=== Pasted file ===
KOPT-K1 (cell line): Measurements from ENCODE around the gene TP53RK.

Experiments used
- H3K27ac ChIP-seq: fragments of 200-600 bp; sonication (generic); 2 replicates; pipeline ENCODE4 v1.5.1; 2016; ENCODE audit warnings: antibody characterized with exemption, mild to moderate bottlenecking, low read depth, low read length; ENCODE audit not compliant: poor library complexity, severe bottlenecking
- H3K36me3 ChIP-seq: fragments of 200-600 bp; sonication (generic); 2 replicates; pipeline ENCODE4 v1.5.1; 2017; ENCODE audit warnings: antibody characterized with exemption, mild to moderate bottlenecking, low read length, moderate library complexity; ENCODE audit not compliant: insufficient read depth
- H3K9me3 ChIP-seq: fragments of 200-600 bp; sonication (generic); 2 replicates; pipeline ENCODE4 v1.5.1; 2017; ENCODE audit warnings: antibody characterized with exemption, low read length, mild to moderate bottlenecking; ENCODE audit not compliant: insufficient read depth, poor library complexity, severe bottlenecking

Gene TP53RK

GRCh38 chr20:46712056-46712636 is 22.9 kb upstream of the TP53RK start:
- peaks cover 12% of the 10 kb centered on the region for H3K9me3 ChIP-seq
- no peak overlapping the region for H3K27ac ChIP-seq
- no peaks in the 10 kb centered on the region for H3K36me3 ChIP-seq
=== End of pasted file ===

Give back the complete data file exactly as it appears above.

KOPT-K1 (cell line): Measurements from ENCODE around the gene TP53RK.

Experiments used
- H3K27ac ChIP-seq: fragments of 200-600 bp; sonication (generic); 2 replicates; pipeline ENCODE4 v1.5.1; 2016; ENCODE audit warnings: antibody characterized with exemption, mild to moderate bottlenecking, low read depth, low read length; ENCODE audit not compliant: poor library complexity, severe bottlenecking
- H3K36me3 ChIP-seq: fragments of 200-600 bp; sonication (generic); 2 replicates; pipeline ENCODE4 v1.5.1; 2017; ENCODE audit warnings: antibody characterized with exemption, mild to moderate bottlenecking, low read length, moderate library complexity; ENCODE audit not compliant: insufficient read depth
- H3K9me3 ChIP-seq: fragments of 200-600 bp; sonication (generic); 2 replicates; pipeline ENCODE4 v1.5.1; 2017; ENCODE audit warnings: antibody characterized with exemption, low read length, mild to moderate bottlenecking; ENCODE audit not compliant: insufficient read depth, poor library complexity, severe bottlenecking

Gene TP53RK

GRCh38 chr20:46712056-46712636 is 22.9 kb upstream of the TP53RK start:
- peaks cover 12% of the 10 kb centered on the region for H3K9me3 ChIP-seq
- no peak overlapping the region for H3K27ac ChIP-seq
- no peaks in the 10 kb centered on the region for H3K36me3 ChIP-seq